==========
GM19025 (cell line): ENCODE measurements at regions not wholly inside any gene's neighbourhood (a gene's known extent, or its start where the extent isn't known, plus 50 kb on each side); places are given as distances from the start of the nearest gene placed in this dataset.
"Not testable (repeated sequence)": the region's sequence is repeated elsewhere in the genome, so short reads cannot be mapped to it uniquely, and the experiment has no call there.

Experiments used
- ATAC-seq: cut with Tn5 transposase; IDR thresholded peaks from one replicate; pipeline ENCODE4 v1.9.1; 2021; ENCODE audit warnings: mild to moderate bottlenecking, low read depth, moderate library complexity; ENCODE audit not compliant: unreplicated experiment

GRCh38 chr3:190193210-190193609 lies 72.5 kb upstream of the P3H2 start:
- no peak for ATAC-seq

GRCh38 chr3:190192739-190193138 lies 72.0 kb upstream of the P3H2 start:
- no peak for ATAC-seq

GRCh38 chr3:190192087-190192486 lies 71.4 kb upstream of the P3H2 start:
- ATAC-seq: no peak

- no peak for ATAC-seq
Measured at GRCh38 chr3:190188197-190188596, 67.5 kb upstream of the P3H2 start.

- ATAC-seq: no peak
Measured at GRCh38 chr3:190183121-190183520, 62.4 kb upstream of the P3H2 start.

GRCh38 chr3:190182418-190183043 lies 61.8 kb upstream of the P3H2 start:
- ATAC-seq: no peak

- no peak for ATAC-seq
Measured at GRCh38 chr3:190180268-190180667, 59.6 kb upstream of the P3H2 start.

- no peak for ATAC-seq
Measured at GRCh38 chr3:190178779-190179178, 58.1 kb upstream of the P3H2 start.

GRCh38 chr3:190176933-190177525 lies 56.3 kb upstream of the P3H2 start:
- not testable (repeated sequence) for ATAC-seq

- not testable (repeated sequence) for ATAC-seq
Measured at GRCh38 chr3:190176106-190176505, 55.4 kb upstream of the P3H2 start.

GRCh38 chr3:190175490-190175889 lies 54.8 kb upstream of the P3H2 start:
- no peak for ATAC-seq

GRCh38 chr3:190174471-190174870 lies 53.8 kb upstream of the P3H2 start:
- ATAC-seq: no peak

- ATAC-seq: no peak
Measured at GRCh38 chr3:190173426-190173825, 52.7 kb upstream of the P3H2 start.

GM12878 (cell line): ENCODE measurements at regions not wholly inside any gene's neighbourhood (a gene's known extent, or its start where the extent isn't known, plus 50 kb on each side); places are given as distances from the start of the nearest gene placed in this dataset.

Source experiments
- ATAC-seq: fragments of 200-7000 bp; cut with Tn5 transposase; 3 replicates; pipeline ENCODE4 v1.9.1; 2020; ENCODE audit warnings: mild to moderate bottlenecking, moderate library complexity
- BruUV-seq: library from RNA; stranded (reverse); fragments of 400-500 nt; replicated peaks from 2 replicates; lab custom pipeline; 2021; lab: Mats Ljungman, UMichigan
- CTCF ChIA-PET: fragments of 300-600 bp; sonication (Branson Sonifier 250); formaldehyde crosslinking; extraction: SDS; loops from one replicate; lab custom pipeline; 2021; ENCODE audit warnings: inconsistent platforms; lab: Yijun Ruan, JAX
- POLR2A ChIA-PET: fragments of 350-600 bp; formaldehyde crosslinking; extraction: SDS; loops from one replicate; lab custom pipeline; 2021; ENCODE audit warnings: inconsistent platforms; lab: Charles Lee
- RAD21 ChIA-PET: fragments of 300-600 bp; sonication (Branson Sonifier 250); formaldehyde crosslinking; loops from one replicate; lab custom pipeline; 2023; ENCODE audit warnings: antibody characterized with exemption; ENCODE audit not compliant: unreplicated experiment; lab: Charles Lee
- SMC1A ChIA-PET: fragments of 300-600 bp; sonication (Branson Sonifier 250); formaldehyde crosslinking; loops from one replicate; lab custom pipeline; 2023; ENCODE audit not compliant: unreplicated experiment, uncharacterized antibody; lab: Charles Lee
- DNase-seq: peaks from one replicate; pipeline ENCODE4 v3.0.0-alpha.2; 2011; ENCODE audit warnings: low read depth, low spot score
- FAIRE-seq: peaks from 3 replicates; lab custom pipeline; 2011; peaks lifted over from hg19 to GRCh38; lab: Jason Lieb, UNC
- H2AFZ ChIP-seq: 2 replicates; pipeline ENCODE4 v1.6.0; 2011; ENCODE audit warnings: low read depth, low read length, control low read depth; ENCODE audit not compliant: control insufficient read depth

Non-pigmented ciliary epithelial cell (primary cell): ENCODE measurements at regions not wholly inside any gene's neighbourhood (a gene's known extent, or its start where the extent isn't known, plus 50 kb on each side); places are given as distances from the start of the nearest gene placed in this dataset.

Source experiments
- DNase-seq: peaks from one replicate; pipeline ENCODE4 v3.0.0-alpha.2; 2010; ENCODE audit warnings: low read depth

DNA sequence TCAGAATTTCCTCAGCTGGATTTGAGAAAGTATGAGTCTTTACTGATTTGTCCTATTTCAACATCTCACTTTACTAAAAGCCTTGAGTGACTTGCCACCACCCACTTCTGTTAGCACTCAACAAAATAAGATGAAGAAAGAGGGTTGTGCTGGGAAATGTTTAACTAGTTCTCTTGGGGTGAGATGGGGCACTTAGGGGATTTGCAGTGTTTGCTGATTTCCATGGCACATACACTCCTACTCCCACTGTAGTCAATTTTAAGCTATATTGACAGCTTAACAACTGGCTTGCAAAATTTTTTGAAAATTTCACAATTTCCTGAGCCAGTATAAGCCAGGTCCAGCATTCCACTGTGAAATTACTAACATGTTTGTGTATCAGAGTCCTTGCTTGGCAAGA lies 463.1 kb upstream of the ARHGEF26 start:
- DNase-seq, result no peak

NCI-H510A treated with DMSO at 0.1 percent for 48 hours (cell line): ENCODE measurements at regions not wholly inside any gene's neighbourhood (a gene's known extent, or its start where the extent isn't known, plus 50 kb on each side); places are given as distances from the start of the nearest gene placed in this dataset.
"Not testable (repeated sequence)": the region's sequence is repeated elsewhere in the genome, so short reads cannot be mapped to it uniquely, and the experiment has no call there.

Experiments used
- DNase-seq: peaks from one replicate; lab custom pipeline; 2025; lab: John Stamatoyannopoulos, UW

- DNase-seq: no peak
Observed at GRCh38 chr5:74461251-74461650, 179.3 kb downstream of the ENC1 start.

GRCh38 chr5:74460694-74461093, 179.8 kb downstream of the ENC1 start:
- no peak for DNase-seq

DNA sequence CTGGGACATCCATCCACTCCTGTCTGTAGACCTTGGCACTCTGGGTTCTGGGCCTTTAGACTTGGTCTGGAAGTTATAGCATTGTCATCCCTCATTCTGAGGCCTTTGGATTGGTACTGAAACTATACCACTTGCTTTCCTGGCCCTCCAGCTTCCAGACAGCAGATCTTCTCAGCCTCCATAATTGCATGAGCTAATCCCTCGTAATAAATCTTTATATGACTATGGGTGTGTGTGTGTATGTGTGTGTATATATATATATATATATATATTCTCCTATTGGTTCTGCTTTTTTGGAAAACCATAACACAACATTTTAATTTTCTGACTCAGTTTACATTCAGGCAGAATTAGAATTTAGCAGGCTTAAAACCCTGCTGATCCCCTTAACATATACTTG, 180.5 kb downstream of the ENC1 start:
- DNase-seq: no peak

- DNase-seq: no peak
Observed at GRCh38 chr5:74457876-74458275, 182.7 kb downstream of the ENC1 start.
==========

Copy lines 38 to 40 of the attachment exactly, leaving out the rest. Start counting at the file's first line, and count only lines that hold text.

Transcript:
- SMC1A ChIA-PET: fragments of 300-600 bp; sonication (Branson Sonifier 250); formaldehyde crosslinking; loops from one replicate; lab custom pipeline; 2023; ENCODE audit not compliant: unreplicated experiment, uncharacterized antibody; lab: Charles Lee
- DNase-seq: peaks from one replicate; pipeline ENCODE4 v3.0.0-alpha.2; 2011; ENCODE audit warnings: low read depth, low spot score
- FAIRE-seq: peaks from 3 replicates; lab custom pipeline; 2011; peaks lifted over from hg19 to GRCh38; lab: Jason Lieb, UNC